The plaintiffs also question whether the City should be determining which marches are protected by the First Amendment. Since the new ordinance was enacted, the City Attorney’s office has been asked to determine whether at least two applicants fall into the First Amendment category. “Our position is that all processions, parades, and marches are First Amendment processions,” Kastely told the Current in January. “What is especially problematic is for City officials to be empowered by the ordinance to tell someone their procession is or is not protected by the First Amendment.”

Mayor Julián Castro was between council seats when the new ordinance was passed and amended (the former District 7 councilman was defeated in the 2005 mayoral race by his predecessor, Phil Hardberger), and he admits that he’s new to the details of the suit. But he says he will keep a campaign promise to sit down with constituents and the City Attorney’s office to revisit the ordinance.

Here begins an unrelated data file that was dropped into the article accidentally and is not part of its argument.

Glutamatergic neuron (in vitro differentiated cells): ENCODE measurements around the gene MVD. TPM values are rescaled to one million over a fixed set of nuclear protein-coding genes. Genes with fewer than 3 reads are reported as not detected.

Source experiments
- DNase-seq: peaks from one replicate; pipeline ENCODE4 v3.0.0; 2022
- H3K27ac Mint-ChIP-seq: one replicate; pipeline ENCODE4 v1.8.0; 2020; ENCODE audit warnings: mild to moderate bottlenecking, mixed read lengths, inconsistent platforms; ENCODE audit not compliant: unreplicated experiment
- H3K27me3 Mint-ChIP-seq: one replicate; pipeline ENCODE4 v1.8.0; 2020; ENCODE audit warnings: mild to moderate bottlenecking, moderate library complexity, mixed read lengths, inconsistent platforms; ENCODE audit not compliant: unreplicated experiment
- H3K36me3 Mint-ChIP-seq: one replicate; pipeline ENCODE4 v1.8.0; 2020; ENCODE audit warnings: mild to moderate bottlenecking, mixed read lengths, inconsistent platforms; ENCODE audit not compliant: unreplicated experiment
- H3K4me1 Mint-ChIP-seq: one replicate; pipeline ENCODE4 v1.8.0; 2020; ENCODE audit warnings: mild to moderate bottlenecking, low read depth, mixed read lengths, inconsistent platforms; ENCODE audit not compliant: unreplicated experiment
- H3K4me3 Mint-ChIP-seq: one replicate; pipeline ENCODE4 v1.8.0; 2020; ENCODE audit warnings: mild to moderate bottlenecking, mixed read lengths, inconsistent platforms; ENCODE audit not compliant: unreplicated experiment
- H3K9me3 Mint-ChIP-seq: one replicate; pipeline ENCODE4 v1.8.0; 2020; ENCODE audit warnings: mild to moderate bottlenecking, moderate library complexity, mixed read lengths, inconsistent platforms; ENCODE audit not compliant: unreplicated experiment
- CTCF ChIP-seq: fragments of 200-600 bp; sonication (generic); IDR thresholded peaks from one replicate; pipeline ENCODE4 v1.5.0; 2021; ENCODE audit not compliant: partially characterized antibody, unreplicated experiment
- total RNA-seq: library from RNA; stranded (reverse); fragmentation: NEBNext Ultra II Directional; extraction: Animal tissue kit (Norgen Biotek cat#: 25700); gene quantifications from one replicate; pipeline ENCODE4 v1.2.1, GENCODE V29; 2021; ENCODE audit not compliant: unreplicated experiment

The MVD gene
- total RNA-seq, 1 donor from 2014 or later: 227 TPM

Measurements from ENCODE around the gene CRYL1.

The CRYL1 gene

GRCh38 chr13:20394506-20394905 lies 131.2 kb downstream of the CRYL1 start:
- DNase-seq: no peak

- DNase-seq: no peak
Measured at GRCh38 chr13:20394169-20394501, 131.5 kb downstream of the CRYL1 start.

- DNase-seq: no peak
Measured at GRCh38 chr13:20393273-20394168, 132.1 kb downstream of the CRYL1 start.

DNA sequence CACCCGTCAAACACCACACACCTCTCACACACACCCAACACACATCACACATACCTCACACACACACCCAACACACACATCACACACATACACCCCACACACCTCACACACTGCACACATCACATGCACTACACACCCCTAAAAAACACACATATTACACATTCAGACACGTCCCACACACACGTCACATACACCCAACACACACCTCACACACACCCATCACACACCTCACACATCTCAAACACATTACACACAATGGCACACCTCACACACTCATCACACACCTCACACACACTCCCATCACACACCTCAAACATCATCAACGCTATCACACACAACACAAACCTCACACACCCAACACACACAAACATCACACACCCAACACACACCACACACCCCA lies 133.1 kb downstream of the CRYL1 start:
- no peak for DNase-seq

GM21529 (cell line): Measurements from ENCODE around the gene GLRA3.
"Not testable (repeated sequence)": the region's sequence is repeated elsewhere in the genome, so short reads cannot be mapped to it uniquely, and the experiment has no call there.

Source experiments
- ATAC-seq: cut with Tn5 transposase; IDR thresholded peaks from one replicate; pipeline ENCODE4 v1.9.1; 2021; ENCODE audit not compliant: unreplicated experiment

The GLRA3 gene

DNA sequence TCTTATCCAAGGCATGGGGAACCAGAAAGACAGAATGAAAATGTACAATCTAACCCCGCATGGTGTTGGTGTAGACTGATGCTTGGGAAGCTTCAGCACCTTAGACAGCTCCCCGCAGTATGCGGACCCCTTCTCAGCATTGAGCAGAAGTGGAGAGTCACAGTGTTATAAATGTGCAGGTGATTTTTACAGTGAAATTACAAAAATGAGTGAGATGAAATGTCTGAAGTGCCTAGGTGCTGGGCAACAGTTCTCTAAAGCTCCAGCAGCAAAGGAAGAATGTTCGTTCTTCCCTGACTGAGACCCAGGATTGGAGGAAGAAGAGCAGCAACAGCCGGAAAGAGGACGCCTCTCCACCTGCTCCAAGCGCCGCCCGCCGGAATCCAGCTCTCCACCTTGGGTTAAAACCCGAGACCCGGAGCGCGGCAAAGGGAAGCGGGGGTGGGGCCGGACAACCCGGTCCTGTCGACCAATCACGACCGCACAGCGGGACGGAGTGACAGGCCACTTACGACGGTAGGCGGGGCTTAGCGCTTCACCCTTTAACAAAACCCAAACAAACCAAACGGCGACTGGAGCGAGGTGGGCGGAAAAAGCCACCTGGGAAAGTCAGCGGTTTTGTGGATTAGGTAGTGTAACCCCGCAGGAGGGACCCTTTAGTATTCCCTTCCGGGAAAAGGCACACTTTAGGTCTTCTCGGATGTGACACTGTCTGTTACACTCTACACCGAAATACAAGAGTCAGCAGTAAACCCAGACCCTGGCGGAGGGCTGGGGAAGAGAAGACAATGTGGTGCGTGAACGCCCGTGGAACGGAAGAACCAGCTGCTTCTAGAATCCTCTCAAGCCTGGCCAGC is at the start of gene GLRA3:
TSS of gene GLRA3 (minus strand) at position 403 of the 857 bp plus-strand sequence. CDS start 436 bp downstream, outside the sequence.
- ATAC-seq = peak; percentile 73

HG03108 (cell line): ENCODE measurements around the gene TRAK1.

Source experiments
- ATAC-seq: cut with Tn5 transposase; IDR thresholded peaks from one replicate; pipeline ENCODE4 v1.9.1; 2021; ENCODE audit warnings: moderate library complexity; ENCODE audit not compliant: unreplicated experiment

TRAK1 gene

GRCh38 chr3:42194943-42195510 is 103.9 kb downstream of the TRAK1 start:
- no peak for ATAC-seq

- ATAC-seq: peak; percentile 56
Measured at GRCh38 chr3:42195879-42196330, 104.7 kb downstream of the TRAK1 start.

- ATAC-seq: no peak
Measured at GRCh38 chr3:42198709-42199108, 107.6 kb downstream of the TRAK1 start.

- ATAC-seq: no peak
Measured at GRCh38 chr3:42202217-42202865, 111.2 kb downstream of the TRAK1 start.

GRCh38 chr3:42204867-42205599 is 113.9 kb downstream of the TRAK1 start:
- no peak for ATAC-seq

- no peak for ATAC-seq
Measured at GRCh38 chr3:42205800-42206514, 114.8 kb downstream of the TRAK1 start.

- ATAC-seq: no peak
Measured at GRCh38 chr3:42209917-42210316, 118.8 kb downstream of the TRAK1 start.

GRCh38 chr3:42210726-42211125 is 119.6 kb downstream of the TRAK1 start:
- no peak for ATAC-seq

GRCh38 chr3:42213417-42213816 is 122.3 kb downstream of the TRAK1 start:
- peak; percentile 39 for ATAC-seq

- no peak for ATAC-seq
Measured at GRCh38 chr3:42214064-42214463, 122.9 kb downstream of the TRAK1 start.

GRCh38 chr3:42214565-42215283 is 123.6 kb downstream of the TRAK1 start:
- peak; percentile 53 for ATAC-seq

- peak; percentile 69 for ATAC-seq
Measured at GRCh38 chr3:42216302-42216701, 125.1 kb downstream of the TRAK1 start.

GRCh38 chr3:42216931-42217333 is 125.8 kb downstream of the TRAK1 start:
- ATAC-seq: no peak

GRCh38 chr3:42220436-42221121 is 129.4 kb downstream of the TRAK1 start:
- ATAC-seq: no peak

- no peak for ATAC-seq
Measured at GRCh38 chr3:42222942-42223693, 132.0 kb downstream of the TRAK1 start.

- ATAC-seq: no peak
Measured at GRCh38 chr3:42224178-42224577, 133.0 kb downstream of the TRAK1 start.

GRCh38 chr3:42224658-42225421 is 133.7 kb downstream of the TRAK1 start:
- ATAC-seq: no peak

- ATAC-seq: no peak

“My goal is to make it affordable for citizens to exercise their First Amendment rights,” Castro said. He’s not willing to concede that the City should never charge for on-duty officers, for instance, but he added, “I think we should work toward a system where the amount is predictable and it’s not expensive.”

Nor is Castro a fan of the provision that gives some parades a free ride, while other marchers must pay. “I don’t think that we should single out some marches as more valuable than others,” said the Mayor.

While the current Parade Ordinance is more costly and restrictive than the City’s prior attempts at controlling who uses the streets and how, during pre-trial discovery the plaintiffs uncovered a pattern of City officials and officers handing out favors to friends and influential groups for years — sometimes not even asking for a permit, as required by law — and assessing charges based on what is charitably described as arbitrary reasoning. In an affidavit that is part of the court record, Gloria Ramirez recounted numerous instances of similarly sized events that were charged significantly different amounts. In October 2006, testified Ramirez, two almost identical marches were estimated at $9,100 and $3,300. The difference? The second application had a note: “Per Chief McManus conversation with Captain Palonis on 10/12/2006 assist this event with resources.”

The new ordinance neither mentions nor specifically addresses this pattern, say the plaintiffs, which means there’s no reason to believe that things have changed.